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Black Wall Street and the Tulsa Race Massacre: The Creation and Destruction of America's Wealthiest African American Neighborhood (Paperback)
*Includes excerpts of contemporary accounts
In the wake of the Civil War, African Americans attained freedom from chattel slavery, but continued to suffer discrimination both legal in the form of Jim Crow laws and de facto in the continued perception among the vast majority of white Americans that African Americans were at the very least inferior and at the most a constant dangerous presence in their communities who must be carefully controlled. In this way, Tulsa was no different than most cities in the region in the 1920s.Overall, Tulsa in 1921 was considered a modern, vibrant city. What had fueled this remarkable growth was oil, specifically the discovery of the Glenn Pool oil field in 1905. Within five years, Tulsa had grown from a rural crossroads town in the former Indian Territory into a boomtown with more than 10,000 citizens, and as word spread of the fortunes that could be made in Tulsa, people of all races poured into the city. By 1920, the greater Tulsa area boasted a population of over 100,000. In turn, Tulsa's residential neighborhoods were some of the most modern and stylish in the country, and the Tulsa Chamber of Commerce produced postcards and literature boasting of the virtues of life in their modern oil city.
. The Greenwood district, a 36 square block section of northern Tulsa, was considered the wealthiest African American neighborhood in the country, called the "Black Wall Street" because of the large number of affluent and professional residents. In the 2001 final report of the Oklahoma Commission to Study the Tulsa Race Riot of 1921, historians John Hope Franklin and Scott Ellsworth described the Greenwood area that would be all but destroyed in one of America's most notorious riots.
The death knell for Black Wall Street began on Memorial Day, May 31, 1921. Around or after 4:00 p.m. that day, a clerk at Renberg's clothing store on the first floor of the Drexel Building in Tulsa heard a woman scream. Turning in the direction of the scream, he saw a young black man running from the building. Going to the elevator, the clerk found the white elevator operator, 17-year-old Sarah Page, crying and distraught. The clerk concluded that she had been assaulted by the black man he saw running a few moments earlier and called the police.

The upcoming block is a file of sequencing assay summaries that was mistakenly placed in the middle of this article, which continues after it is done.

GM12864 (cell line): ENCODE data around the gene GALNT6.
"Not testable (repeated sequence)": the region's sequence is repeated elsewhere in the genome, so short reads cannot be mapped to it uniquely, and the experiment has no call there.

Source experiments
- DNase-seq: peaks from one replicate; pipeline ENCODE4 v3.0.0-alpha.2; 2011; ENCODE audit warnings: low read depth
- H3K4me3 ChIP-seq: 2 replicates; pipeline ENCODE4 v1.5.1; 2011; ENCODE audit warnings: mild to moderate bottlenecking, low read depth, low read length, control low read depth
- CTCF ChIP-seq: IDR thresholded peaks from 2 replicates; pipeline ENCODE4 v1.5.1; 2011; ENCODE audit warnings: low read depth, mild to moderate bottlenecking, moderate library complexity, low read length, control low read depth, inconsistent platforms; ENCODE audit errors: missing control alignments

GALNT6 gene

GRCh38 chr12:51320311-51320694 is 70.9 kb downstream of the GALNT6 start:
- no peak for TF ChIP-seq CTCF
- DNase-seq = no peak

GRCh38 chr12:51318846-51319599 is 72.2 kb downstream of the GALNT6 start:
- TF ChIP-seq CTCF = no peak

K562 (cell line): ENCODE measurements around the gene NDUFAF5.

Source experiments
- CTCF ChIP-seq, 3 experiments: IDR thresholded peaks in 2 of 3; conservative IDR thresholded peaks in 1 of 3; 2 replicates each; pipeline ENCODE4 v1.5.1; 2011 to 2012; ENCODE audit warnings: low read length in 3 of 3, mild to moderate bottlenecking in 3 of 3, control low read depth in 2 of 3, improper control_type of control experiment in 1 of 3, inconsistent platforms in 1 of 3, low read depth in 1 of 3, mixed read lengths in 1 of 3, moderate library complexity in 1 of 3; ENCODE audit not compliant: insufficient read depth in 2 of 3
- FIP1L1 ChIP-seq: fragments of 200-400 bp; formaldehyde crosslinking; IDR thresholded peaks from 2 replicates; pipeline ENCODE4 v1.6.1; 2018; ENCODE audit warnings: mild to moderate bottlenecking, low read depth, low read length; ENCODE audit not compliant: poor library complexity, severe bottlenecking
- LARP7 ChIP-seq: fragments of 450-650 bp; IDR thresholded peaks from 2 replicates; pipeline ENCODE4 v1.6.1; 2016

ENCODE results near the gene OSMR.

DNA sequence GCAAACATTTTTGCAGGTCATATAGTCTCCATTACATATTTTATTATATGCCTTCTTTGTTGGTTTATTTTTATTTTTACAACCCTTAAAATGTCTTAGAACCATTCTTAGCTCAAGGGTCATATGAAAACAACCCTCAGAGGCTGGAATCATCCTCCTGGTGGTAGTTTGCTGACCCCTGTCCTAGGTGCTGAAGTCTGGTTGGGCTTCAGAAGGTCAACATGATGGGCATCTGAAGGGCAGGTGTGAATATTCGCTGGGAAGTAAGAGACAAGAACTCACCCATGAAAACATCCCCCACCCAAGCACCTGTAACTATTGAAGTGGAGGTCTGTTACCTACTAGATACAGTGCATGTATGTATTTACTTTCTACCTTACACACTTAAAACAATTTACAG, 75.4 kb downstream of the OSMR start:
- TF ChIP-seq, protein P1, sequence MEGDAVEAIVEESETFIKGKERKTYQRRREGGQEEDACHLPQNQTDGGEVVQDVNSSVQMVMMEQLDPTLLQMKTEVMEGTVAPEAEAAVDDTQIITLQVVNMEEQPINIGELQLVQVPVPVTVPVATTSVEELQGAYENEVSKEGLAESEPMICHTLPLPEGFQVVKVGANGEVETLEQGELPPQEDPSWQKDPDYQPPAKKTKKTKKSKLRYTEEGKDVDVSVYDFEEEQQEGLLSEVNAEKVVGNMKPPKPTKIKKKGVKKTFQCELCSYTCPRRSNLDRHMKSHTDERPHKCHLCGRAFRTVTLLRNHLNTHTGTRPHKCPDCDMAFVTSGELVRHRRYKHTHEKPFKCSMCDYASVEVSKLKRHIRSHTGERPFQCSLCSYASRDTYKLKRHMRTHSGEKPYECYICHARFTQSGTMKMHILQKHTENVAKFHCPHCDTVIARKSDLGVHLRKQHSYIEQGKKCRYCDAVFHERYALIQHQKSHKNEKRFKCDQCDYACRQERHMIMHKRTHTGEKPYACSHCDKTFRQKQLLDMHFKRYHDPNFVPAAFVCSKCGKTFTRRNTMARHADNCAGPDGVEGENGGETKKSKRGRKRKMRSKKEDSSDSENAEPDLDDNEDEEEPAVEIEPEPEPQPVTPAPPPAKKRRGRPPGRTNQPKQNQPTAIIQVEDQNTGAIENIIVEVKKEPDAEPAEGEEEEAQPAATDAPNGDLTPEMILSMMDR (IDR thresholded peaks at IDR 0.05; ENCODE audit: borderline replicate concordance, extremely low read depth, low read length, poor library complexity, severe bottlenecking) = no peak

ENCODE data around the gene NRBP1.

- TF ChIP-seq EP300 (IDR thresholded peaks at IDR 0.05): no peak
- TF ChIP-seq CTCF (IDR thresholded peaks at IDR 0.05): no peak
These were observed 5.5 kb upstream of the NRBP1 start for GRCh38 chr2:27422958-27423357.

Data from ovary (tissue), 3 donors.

Those facts are just about the only things people agree on when it comes to the riot in Tulsa in 1921. By the time the unrest ended, an unknown number of Tulsa's black citizens were dead, over 800 people were injured, and what had been the wealthiest black community in the United States had been laid to waste.
In the days after the riot, a group formed to work on rebuilding the Greenwood neighborhood, which had been all but destroyed. The former mayor of Tulsa, Judge J. Martin, declared, "Tulsa can only redeem herself from the country-wide shame and humiliation into which she is today plunged by complete restitution and rehabilitation of the destroyed black belt. The rest of the United States must know that the real citizenship of Tulsa weeps at this unspeakable crime and will make good the damage, so far as it can be done, to the last penny."
However, financial assistance would be slow in coming, a jury would find that black mobs were responsible for the damage, and not a single person was ever convicted as a result of the riot. Indeed, given that racist violence directed at blacks was the norm in the Jim Crow South, and accusations of black teens or adults violating young white girls were often accepted without evidence, people barely batted an eye at the damage wrought by the riot. It would not be until recently that a true accounting of the riot and its damage have been conducted, and as the 100th anniversary of the massacre approaches in 2021, the city of Tulsa is still working to complete the historical record.